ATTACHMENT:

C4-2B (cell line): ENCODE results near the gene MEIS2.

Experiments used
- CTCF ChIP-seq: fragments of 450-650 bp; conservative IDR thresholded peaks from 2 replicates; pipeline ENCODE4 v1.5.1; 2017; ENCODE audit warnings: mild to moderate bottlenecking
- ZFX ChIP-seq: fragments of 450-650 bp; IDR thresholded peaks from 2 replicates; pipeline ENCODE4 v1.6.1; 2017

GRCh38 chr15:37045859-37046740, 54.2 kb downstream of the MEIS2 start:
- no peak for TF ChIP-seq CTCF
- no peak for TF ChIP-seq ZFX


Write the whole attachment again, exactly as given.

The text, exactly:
C4-2B (cell line): ENCODE results near the gene MEIS2.

Experiments used
- CTCF ChIP-seq: fragments of 450-650 bp; conservative IDR thresholded peaks from 2 replicates; pipeline ENCODE4 v1.5.1; 2017; ENCODE audit warnings: mild to moderate bottlenecking
- ZFX ChIP-seq: fragments of 450-650 bp; IDR thresholded peaks from 2 replicates; pipeline ENCODE4 v1.6.1; 2017

GRCh38 chr15:37045859-37046740, 54.2 kb downstream of the MEIS2 start:
- no peak for TF ChIP-seq CTCF
- no peak for TF ChIP-seq ZFX